When you think of mid-century art giants, the painter Clyfford Still might not pop into your head first. He sold only 150 paintings in his lifetime (1904-1980). That's because he severed all ties with art galleries at the peak of his career. He lived in New York in the 1950s – at the height of Abstract Expressionism – and was friends with de Kooning, Pollock and Rothko. But he got turned off by the commercialism of the art world and even his own boosters, like Peggy Guggenheim and Betty Parsons. So he and his wife moved to the country, in Maryland. One year before he died, in 1979, the Metropolitan Museum of Art held a retrospective of his work (at the time, the largest afforded by the Met to the work of a living artist). But upon his death, his work was sealed off from all public and scholarly view.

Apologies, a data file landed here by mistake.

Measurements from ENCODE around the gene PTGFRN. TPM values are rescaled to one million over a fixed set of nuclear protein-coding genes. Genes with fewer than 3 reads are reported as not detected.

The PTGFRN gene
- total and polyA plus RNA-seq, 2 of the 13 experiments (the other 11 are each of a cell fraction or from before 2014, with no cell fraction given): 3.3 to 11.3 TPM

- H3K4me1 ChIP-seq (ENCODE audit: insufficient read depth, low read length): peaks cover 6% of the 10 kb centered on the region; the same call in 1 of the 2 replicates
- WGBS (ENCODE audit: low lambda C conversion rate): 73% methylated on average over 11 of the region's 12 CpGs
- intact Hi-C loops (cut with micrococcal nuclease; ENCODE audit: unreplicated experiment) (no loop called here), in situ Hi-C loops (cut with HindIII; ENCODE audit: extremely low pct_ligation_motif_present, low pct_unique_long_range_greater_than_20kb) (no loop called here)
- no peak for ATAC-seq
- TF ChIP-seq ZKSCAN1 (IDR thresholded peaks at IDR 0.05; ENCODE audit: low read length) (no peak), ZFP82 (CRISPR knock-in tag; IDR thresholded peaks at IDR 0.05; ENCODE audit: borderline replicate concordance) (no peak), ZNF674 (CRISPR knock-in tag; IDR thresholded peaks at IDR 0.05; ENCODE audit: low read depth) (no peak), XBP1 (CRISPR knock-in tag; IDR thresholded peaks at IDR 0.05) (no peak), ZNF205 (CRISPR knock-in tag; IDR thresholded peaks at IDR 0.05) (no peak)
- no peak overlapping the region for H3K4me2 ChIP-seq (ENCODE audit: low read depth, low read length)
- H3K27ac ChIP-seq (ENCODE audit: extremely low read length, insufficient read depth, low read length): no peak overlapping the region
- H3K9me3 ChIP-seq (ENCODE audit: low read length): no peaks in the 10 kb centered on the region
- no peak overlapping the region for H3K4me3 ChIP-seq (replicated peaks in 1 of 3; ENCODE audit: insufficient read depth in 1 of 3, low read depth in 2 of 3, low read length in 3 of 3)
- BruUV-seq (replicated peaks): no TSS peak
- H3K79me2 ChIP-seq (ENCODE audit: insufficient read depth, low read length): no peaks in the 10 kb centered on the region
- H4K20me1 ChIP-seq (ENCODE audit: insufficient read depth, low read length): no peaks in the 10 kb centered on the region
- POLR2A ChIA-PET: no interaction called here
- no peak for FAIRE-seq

Still’s will stipulated that his estate be given in its entirety to an American city willing to establish a permanent museum dedicated solely to his work. In 2004, the City of Denver (with the help of then Mayor John Hickenlooper who became Governor of Colorado in 2011) was selected. Today, the Clyfford Still Museum in Denver holds 94% of Still’s work in a stunning 28,500 sq. ft. building with nine galleries. With a collection comprised of 2,400 works, it will take decades for the museum’s curatorial team to exhaust themes for exhibition. Currently showing: “Red/Yellow/Blue (and Black and White): Clyfford Still as Colorist.”
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